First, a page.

After years of dating many famous women, he married Annette Bening on March 10, 1992, with whom he co-starred in the film Bugsy. They have four children: Kathlyn Elizabeth Beatty (born January 8, 1992), Benjamin MacLean Beatty (born August 23, 1994), Isabel Ira Ashley Beatty (born January 11, 1997) and Ella Corinne Beatty (born April 8, 2000).

Tribune lawsuit

In May 2005, Beatty sued Tribune Co. for $30 million in damages, claiming he still maintains the rights to Dick Tracy. Beatty received the rights in 1985 and claimed that Tribune moved to reclaim them in violation of various notification procedures. There was talk of a sequel, and Beatty did express interest in reprising the part, but the sequel was sidelined by unexpected legal disputes. In March 2009, Tribune filed suit against Beatty, saying that Beatty had "made no productive use" of the rights for over a decade, causing them to revert back to Tribune.[8]

Political activism

A longtime activist in various liberal political causes, Beatty has, at various times, been extremely active in the presidential politics of the Democratic Party. In 1968, he hit the campaign trail for the first time, supporting Senator Robert F. Kennedy's bid for his party's presidential nomination. His involvement in the senator's campaign, which included stump speaking and fundraising, was cut short when Kennedy was shot and killed by Sirhan Sirhan on the same night that he won a crucial primary in California.

Four years later, Beatty joined the campaign of Senator George McGovern as an advisor. As part of the so-called "Malibu Mafia," a group of Hollywood celebrities who were part of the candidate's "inner circle," Beatty gave McGovern's campaign manager Gary Hart advice about the handling of public relations and was instrumental in organizing a series of rock concerts which raised over $1 million for the senator's campaign.

In 1984, and again in 1988, Beatty was to play a similar role in Hart's own presidential campaigns. Hart, who had, by that time, become a senator himself, had become friends with Beatty during the 1972 campaign and the relationship had grown closer during the intervening decade. After Hart's second campaign imploded over allegations that he had committed adultery with a former beauty queen named Donna Rice, a mutual friend of the two explained why they were so close: "Gary always wanted to have Warren's life and Warren always wanted to have Gary's. It was a match made in heaven."

Beatty in the White House with first lady Nancy Reagan and Diane Keaton, 1981

Beatty seriously considered becoming a candidate for the Democratic Presidential nomination during the summer of 1999 . After it became clear that the only two contenders for the Democratic Party's nomination were to be Vice President Al Gore and former Senator Bill Bradley of New Jersey, Beatty made it generally known that he was dissatisfied with the two choices and began to drop hints that he might be willing to seek the nomination himself. After meeting with several powerful liberal activists and influential Democratic operatives, including pollster Pat Caddell, who had worked previously for Hart, McGovern, California governor Jerry Brown and President Jimmy Carter, and adman Bill Hillsman, who had worked on the campaigns of Senator Paul Wellstone and Governor Jesse Ventura, Beatty announced in September 1999 that he would not seek the nomination. However, he continued to be courted by members of a different political party, the Reform Party, who were looking for an alternative to Pat Buchanan, a conservative who had switched parties after losing the Republican Party's presidential nomination for the third time in a row. Despite frequent entreaties by Governor Ventura, real-estate magnate Donald Trump, and syndicated columnist Arianna Huffington, Beatty refused to enter the race and Buchanan eventually won the Reform Party's nomination.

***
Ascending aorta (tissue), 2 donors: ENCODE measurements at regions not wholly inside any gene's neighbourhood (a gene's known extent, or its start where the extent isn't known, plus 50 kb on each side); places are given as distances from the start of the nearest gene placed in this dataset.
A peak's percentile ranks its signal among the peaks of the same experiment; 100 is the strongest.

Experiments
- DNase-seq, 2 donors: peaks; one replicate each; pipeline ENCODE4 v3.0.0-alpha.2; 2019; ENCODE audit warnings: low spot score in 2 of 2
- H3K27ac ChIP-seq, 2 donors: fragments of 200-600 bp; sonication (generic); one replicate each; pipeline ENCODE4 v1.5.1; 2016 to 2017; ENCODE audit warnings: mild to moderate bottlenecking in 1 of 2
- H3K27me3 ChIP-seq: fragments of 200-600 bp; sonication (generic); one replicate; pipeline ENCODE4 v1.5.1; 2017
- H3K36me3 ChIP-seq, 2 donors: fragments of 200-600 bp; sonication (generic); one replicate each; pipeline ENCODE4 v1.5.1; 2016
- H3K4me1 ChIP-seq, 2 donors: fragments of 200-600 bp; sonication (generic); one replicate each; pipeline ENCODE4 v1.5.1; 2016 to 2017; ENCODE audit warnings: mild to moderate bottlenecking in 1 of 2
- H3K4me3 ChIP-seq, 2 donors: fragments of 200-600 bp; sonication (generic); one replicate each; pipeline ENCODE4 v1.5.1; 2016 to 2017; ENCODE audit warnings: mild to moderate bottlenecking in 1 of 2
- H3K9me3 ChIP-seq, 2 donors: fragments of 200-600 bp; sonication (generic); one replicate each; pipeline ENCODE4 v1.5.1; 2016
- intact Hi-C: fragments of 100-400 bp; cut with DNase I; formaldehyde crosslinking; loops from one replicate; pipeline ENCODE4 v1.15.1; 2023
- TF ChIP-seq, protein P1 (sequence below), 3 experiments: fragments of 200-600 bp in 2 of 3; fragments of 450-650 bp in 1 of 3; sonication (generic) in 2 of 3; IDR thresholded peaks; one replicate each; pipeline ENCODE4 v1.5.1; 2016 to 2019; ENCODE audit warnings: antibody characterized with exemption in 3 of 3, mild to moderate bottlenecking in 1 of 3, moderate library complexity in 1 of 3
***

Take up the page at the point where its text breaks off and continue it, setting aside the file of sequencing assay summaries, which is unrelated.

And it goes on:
Despite his decision not to seek the presidency in 2000, Beatty intimated that he might still run at a later time, telling reporters that he would do so if he thought he "could make an impact on the debate". As California governor Gray Davis' popularity with California voters dropped, Beatty campaigned against the 2003 special election. He was the keynote speaker at the California Nurses Association's 2005 convention, and recorded radio ads urging voters to reject Governor Schwarzenegger's ballot proposals. The propositions were defeated at the ballot box, increasing speculation that Beatty might run against Schwarzenegger in the 2006 election. But, in early 2006, Beatty announced he would not seek the Democratic gubernatorial nomination. Beatty's anticipated run for president in 2000 was lampooned by Gary Trudeau in his strip Doonesbury.